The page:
Home / Binance.US Deal Gives SEC Visibility of EVERY Transaction Over $1,000 – Will IRS See These Too?
6 min read

Binance.US Deal Gives SEC Visibility of EVERY Transaction Over $1,000 – Will IRS See These Too?

Last Updated June 26, 2023 11:14 AM
Teuta Franjkovic
Last Updated June 26, 2023 11:14 AM
Key Takeaways
  • Binance US and SEC reached an ‘exhaustive’ agreement, according to an ex-SEC official
  • Binance must reveal every asset transaction over $1,000 since December 1, 2022
  • IRS may pay close attention to revenue earned from cryptocurrencies

Binance.US and the Securities and Exchange Commission (SEC) have struck an arrangement that, according to a consent decree , avoids the freezing of exchange assets in exchange for increased openness and control.

Will Binance Undermine Crypto Main Features?

According to the deal, Binance has exactly 45 days to submit to the SEC a list of every wallet or account it has been in charge of since December 1, 2022, along with the financial institutions and account numbers linked to each one. Additionally, Binance is required to provide a list of any asset transactions over $1,000 in value during the same time frame, along with the recipients’ names and the reasons behind the transfers.

Two essential characteristics of cryptocurrencies that set them apart from conventional financial systems are privacy and anonymity. While anonymity refers to the capacity to carry out transactions without disclosing one’s identity, privacy refers to the capacity to maintain the confidentiality of personal information.

Through the use of sophisticated cryptographic algorithms and decentralized networks, Bitcoin transactions may be conducted privately and anonymously, enabling users to send money without disclosing their names.

The growing number of people and organizations adopting this digital asset class shows how important privacy and anonymity are to cryptocurrencies. For instance, some consumers place high importance on privacy in order to safeguard their financial data from hackers or government snooping – and that’s what’s happening right there.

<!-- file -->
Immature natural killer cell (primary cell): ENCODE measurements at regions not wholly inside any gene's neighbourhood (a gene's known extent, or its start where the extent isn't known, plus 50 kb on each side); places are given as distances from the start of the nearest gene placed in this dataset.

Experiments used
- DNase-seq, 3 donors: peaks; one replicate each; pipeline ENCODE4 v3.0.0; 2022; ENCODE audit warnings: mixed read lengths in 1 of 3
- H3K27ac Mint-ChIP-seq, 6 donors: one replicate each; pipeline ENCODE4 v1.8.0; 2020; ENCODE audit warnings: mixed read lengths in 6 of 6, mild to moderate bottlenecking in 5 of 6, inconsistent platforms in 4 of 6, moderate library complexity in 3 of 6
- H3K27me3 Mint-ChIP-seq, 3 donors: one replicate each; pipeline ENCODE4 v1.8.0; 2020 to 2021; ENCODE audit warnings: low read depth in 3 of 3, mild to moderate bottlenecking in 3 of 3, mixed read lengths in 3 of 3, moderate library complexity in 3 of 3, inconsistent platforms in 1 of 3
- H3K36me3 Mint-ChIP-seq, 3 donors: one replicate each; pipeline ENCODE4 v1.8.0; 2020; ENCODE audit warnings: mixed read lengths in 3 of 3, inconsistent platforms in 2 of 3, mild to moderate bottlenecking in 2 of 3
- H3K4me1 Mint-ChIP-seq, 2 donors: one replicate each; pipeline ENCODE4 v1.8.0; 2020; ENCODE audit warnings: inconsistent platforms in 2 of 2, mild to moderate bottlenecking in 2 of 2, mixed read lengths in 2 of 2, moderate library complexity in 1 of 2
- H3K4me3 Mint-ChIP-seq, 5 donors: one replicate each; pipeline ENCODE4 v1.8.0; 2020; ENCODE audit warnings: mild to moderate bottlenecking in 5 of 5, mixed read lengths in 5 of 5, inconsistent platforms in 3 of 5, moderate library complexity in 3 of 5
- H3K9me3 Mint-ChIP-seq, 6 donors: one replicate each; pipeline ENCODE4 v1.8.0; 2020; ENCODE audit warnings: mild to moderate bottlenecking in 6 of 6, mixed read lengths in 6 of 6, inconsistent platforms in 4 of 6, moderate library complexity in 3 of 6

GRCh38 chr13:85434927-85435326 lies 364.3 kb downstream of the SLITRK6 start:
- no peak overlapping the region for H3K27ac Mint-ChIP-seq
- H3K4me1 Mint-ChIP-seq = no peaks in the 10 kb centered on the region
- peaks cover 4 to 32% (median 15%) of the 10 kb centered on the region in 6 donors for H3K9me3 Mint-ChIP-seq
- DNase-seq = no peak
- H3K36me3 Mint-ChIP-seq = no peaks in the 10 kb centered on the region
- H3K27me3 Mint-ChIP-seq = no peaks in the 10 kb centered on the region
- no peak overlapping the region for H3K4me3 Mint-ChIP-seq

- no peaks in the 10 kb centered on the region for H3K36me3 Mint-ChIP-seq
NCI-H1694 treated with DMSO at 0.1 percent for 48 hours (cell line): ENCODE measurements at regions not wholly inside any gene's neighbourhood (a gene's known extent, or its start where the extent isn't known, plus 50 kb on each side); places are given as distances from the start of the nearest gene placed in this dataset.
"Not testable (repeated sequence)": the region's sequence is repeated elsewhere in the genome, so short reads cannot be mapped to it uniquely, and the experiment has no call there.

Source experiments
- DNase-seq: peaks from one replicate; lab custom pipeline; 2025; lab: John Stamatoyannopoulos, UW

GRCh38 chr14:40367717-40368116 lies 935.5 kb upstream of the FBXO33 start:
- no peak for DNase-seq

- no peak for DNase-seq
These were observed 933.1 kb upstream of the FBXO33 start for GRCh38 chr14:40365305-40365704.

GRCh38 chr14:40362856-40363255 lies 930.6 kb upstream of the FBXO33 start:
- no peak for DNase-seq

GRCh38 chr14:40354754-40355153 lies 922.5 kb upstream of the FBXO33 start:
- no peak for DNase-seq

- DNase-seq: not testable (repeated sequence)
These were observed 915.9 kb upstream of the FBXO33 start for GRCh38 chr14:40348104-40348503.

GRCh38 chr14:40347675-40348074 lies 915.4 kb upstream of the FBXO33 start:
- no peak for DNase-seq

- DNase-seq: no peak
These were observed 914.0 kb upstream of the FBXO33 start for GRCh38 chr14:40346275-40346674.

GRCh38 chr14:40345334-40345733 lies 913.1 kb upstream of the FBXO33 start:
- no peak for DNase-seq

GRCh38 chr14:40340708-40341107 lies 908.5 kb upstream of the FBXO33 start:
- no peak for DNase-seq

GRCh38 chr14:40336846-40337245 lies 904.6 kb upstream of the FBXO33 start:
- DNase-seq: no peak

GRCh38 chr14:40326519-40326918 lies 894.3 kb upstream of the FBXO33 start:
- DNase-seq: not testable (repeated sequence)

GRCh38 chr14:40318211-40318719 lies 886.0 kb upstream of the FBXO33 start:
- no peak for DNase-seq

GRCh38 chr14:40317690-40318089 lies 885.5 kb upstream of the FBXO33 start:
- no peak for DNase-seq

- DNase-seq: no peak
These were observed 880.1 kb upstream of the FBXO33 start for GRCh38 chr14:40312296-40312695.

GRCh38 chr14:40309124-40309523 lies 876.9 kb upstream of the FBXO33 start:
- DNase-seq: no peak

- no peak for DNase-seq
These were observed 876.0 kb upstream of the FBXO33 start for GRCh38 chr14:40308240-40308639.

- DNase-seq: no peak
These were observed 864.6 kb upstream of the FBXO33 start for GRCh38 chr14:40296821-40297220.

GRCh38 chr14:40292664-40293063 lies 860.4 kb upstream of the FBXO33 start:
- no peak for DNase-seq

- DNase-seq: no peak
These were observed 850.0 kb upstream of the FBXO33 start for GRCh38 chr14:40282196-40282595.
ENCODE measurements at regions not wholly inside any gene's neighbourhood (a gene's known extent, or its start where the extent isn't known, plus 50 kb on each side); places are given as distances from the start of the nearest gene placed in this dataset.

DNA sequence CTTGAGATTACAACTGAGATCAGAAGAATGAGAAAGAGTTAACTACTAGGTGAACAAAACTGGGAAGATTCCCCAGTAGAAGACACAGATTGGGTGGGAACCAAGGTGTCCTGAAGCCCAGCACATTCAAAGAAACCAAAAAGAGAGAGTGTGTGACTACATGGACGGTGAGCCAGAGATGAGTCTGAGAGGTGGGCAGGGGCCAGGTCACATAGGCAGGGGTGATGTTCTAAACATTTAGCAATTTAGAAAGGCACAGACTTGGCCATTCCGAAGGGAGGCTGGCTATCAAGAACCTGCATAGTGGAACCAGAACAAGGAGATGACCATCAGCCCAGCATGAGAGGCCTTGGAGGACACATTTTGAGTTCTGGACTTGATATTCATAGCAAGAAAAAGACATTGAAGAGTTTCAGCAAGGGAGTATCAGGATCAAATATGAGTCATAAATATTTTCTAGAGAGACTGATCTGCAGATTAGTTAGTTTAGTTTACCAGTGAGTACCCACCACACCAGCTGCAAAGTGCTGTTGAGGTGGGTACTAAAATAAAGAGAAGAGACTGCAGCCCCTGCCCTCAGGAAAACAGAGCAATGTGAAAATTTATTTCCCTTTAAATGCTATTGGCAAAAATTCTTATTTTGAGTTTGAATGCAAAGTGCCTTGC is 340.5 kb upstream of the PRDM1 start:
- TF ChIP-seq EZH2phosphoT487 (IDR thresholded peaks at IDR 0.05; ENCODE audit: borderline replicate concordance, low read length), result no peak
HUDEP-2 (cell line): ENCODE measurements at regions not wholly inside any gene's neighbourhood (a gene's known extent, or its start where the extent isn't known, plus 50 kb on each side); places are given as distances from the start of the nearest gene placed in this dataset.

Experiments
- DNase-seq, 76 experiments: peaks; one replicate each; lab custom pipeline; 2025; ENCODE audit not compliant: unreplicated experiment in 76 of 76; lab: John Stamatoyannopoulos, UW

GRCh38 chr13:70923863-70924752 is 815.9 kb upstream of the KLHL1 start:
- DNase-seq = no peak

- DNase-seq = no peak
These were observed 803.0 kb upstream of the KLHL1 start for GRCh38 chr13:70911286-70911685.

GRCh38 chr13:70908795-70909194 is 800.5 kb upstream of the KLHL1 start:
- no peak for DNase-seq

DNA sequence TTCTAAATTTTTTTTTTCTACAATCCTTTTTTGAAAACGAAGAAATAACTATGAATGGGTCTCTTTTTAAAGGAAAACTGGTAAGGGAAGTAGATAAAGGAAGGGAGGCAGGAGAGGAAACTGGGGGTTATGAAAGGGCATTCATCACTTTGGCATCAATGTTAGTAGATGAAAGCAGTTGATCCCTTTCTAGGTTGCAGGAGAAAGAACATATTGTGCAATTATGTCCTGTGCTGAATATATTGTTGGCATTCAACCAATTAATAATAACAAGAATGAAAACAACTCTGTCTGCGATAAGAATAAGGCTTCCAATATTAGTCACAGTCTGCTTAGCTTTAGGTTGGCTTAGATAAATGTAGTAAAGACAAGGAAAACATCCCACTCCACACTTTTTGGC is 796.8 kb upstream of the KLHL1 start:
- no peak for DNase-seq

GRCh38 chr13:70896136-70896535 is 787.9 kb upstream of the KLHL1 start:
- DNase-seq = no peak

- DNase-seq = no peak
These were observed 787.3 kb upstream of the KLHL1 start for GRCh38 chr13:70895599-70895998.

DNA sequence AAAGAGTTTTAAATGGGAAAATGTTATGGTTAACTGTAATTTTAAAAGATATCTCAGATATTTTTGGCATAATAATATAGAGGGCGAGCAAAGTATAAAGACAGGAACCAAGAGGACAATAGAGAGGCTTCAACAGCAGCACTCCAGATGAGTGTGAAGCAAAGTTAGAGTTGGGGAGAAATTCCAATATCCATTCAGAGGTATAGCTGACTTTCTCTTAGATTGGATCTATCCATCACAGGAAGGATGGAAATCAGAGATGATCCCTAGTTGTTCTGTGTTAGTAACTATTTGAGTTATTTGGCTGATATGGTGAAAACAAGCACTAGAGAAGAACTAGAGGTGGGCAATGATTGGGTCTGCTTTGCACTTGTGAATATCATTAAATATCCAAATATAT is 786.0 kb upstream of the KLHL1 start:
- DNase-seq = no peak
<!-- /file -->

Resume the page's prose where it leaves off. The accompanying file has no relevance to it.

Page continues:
Binance’s Ethical Issues

But there are ethical concerns with cryptocurrency’s privacy and anonymity that need to be resolved. For instance, the secrecy of Bitcoin transactions can foster an environment where illegal activities like money laundering, financing terrorism, and cybercrime can flourish.

Additionally, the opaque nature of Bitcoin transactions can open a door for unethical activity like tax evasion.

Despite these moral quandaries, it is possible to protect users’ privacy and anonymity in cryptocurrencies while upholding moral principles.

For instance, regulators can enact anti-money laundering (AML) and know-your-customer (KYC) regulations that mandate Bitcoin exchanges confirm the customers’ identity. In order to ensure ethical activities, privacy and anonymity in cryptocurrencies should be balanced with the requirement for responsibility and transparency.

According to Binance , the company works “alongside partners, policy-makers and regulators to shape our robust compliance program and regulatory framework, and build a sustainable path forward for the blockchain industry”.

Some of the compliance initiatives include already mentioned Know Your Customer (KYC), anti-money laundering (AML), law enforcement request system, responsible trading program, and Binance tax reporting tool.